"Of course these are my deepest convictions and best ideas, Mr. Client. My track record speaks for itself. I usually only miss the market's actual returns by 15 percent annually."
So raising innumerable questions. Among them, "Why would investors listen to forecasters who have been so consistently wrong?"
Economist John Mauldin thinks he knows why.
Mauldin theorizes that investors want to think of finance as science. Like physics or engineering. They wish to believe it can be measured cleanly and precisely.
Accordingly, if you equate finance to physics, you might assume there are smart people out there who can read some data, crunch some numbers, and predict where the S&P 500 will be at year end. Like "a physicist can tell us exactly how bright the moon will be on the last day of the year."
Finance, however, isn't physics. It is, Mauldin explains, "much closer to sociology. Barely a science. Driven by irrational, uninformed, emotional, vengeful, gullible, and hormonal human brains."
Still, investors want to believe that certainty is possible, that crunching the numbers or listening to the right guru can reveal the future. The idea that markets are inherently messy and disorderly frightens them. Much more comforting to think that someone out there has a crystal ball.
Moreover, investors simply like to reward their confirmation biases. And so have much to gain when "Wall Street's Wizards" confirm that the coming year will, of course, provide yet another opportunity for big returns.
Which doesn't help in years like 2000, 2001, 2002 or 2008. When Wall Street's Wizards forecast -- you guessed it -- big gains.
Investors hold a narrative in their heads. A set of facts and beliefs that helps to make sense of the world. The simpler, the better. And the more confident they'll be in their investment decisions. Wall Street's pathologically positive forecasts stroke investor's confirmation biases. Serving to keep them invested in Wall Street's beloved mutual funds and money managers.
But, when an investor's simple narrative is refuted by new facts, a shock to the system occurs. That sense of control and confidence is shattered. And a fear of the unknown grabs the investor's psyche.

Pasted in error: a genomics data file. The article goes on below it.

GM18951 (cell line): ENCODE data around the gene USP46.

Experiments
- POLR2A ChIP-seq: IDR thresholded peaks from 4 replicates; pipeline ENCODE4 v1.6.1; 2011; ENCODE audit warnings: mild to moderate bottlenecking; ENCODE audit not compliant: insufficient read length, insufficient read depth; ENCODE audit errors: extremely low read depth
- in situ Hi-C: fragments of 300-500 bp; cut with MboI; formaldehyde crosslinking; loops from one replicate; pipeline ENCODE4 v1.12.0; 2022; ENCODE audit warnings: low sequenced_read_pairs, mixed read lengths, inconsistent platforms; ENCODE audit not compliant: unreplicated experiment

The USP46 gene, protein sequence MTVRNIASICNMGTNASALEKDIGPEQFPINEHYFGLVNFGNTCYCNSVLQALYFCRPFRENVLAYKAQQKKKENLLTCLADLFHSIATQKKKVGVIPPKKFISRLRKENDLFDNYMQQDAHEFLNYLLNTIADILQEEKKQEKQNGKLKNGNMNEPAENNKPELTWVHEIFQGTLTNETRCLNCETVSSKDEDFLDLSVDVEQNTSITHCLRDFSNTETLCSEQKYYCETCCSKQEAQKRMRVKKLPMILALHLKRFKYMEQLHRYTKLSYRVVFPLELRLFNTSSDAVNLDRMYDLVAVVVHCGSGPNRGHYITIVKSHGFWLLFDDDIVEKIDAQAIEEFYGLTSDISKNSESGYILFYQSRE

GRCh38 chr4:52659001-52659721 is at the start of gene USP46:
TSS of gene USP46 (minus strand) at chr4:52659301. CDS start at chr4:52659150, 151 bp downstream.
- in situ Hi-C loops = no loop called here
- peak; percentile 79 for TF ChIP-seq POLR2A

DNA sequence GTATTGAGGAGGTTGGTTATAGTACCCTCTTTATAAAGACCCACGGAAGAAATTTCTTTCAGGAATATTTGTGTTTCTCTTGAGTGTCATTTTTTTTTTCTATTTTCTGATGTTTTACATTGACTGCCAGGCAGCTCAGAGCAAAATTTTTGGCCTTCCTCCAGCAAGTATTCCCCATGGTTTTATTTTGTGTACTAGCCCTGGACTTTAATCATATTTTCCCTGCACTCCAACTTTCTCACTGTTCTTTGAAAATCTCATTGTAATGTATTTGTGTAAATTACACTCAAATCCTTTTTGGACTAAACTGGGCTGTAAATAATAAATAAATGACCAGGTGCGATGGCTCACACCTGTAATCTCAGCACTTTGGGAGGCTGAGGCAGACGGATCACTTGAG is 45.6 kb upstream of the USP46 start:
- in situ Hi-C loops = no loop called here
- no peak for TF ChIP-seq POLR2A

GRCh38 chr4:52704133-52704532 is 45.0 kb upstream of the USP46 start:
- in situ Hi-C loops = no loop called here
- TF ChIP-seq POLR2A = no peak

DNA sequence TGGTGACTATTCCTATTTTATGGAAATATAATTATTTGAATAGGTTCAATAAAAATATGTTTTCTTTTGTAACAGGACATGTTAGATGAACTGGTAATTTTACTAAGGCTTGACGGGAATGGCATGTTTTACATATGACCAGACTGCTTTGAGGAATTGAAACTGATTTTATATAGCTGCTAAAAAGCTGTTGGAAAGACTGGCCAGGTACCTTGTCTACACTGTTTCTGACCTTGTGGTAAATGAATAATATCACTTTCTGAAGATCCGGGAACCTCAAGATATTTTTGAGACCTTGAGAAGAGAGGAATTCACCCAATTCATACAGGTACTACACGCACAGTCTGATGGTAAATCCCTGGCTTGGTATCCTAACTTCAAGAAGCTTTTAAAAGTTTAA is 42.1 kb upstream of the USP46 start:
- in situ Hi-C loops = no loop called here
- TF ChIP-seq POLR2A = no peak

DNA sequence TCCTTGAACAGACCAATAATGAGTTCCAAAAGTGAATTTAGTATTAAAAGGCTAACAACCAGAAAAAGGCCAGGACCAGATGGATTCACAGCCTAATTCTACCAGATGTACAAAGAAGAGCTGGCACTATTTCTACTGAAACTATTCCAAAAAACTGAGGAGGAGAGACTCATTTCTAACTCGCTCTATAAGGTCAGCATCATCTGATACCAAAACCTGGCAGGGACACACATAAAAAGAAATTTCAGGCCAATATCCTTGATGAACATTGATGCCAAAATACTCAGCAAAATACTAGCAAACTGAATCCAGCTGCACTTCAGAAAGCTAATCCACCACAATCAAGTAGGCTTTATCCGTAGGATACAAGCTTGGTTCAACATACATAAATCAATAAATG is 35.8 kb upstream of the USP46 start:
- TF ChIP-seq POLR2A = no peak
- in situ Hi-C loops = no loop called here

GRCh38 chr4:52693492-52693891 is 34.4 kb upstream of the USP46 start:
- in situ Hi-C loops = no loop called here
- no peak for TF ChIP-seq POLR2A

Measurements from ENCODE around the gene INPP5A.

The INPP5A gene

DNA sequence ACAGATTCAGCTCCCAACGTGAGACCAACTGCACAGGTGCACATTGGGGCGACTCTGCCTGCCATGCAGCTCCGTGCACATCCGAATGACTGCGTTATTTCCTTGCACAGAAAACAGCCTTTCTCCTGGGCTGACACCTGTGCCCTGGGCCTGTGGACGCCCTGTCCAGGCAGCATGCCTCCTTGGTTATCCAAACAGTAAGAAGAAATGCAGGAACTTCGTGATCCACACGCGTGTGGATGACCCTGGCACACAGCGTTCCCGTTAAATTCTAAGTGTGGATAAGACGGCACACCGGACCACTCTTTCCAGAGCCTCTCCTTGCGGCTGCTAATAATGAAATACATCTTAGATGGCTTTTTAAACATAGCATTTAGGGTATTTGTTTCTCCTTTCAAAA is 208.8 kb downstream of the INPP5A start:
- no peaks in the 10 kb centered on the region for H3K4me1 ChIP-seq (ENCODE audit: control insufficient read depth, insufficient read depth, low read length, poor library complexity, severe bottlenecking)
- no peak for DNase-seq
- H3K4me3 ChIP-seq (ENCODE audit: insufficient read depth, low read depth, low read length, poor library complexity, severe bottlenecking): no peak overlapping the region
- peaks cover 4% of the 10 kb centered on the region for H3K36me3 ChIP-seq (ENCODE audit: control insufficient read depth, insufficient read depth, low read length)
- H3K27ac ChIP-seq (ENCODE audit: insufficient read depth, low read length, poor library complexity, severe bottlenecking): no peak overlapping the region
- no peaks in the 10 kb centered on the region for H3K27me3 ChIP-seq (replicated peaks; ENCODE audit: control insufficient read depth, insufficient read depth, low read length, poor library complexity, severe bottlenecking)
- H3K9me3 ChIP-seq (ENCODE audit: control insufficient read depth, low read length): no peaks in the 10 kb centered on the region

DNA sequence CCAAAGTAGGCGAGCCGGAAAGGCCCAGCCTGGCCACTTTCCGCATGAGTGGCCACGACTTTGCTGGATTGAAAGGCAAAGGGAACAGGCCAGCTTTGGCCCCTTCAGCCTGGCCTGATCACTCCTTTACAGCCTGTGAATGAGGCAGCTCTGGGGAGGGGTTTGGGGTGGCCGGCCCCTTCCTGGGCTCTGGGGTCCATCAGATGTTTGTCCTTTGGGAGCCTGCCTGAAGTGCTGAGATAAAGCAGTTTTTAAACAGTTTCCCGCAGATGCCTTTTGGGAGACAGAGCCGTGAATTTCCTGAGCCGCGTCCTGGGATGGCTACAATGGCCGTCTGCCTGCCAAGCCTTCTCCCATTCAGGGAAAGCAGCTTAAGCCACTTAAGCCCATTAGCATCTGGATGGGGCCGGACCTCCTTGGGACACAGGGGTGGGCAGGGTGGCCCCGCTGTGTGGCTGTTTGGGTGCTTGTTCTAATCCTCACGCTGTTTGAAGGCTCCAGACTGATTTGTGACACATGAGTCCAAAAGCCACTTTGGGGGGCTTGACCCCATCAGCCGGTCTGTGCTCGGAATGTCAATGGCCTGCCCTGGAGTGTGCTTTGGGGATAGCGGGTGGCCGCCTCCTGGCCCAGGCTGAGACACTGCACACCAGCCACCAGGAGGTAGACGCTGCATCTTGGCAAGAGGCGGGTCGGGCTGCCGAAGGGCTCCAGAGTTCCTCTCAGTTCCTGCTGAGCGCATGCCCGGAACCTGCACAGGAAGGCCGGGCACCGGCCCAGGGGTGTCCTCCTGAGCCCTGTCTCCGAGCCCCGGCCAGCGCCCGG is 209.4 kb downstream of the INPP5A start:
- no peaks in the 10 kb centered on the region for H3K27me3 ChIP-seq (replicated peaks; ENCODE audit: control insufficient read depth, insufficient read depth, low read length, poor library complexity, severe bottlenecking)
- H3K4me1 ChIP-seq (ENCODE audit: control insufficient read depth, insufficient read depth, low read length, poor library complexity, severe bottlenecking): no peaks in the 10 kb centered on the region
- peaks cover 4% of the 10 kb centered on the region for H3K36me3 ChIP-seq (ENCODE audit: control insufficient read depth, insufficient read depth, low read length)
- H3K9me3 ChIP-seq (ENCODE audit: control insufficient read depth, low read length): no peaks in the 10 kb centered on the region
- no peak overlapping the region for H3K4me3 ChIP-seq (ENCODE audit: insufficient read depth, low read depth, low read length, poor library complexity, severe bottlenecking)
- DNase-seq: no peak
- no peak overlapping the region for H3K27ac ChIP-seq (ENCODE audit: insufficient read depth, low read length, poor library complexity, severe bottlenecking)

That being why the human brain, adapted to the plight of escaping large predators on the plains of Sub-Saharan Africa, has not yet evolved to meet the challenges of investing.
The brain is an elegantly adaptive mechanism that tunes out gradual change. Downshifting comfortably as expected outcomes occur and familiar patterns repeat. Sudden and unexpected changes, however, set off alarm bells.
Such responses are a byproduct of specialized cells in the anterior cingulate cortex that quickly respond to unexpected events. Firing warning signals to other parts of the brain that control pulse, blood pressure and stress hormones. All of which serves to immediately place the body on high alert.
That in mind, one understands how the collective mood of investors can shift so quickly. Having done so since markets began in the early 1700s. Stocks would rise together and then collectively crash. A pattern that still repeats today whenever the anterior cingulate cortex shouts "danger!" to the rest of our monkey brains. So triggering the "fight or flight mechanism."
Proving yet again that the herd response is much more adapted to the appearance of alpha predators on the Sub Saharan Plains, as opposed to preserving capital when markets decline.
Nor do Wall Street's absurdly optimistic annual positive help our monkey brains acclimate to the realities of a fluid and often volatile marketplace.
Another hundred years? Perhaps we'll be more acclimated to the rigors of investing. Till then, the myriad and disparate prophecies of so many soothsayers simply overwhelm our monkey brains. So causing the litany of mistakes to which investors, and their caveman lineages, have been prone since the last extinction event. Be that the ice age, or the credit crisis.